Passenger & boot space
How it copes with people and clutter
The Hyundai i30 is almost identical in size to its rivals and is decently is roomy in the front; you’d have to be very tall to feel hemmed in and there’s enough room for long legs and big feet in the footwells.
There’s also plenty of storage in the front of the i30, thanks to large, deep door bins, a lidded cubby between the seats (on all but entry-level models) and even a couple of cupholders.
The rear seat itself is well shaped and comfortable, while an almost-flat floor (there’s a very small central hump) makes life more comfortable for someone in the middle seat than it is in many rivals. Rear storage is limited, with small door bins on both doors, although access to the rear seats is good thanks to decent-sized door openings.
Seat folding and flexibility
The i30 has 60/40 split-folding rear seatbacks as standard, but that’s the extent of its repertoire – the rear seats don’t slide or do anything else clever. There is a through-loading hatch on all but entry-level S models for long items such as skis, though.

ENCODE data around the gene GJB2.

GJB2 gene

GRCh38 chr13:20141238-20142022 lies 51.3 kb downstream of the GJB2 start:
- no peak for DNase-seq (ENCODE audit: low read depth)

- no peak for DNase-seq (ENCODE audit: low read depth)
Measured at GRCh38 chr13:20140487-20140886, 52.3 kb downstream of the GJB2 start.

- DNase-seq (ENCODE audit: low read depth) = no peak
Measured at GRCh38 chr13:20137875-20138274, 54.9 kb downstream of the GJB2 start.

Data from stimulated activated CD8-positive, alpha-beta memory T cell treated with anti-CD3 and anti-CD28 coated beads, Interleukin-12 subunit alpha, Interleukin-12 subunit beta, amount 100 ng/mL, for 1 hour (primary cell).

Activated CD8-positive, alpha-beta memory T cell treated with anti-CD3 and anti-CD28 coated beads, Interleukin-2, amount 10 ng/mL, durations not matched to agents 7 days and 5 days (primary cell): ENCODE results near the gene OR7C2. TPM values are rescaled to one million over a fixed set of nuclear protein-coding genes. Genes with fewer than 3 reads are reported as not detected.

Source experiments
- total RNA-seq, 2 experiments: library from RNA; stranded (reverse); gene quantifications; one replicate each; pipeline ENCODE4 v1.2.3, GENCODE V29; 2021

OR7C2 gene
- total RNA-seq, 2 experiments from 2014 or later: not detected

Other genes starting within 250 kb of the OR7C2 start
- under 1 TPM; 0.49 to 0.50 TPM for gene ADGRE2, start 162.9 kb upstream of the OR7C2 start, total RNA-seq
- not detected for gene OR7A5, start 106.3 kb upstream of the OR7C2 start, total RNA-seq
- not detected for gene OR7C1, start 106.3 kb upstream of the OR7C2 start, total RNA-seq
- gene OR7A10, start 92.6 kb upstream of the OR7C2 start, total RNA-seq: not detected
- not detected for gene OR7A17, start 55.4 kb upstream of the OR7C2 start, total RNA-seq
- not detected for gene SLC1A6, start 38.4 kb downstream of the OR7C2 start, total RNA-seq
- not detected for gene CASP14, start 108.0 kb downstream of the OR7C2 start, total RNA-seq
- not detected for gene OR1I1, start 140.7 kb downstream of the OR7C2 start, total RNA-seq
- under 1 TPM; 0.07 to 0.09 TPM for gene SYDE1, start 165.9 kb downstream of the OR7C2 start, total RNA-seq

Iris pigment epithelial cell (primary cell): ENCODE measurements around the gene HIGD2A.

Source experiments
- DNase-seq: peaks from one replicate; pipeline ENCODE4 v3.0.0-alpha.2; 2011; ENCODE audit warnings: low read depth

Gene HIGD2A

It’s easy to fold down the rear seats when you need more load space, although they don’t lie completely parallel with the floor unless you first flip up the seat bases.
Meanwhile, front passenger seat-height adjustment is standard on all but entry-level S trim, although electric seat movement is available exclusively for the driver.
The Hyundai i30 boot has a reasonably low loading lip and offers 395 litres of luggage space; that’s a little more than the VW Golf and Seat Leon. It’s not a match for class giants such as the Skoda Octavia, though.
With the rear seats folded flat (and the seat bases folded forwards), that volume increases to an equally impressive 1301 litres. Again, that's bigger than the Golf but dwarfed by the Octavia.
The boot is impressively deep and a regular shape, too, with good access, although the load area isn't quite as long as you might imagine.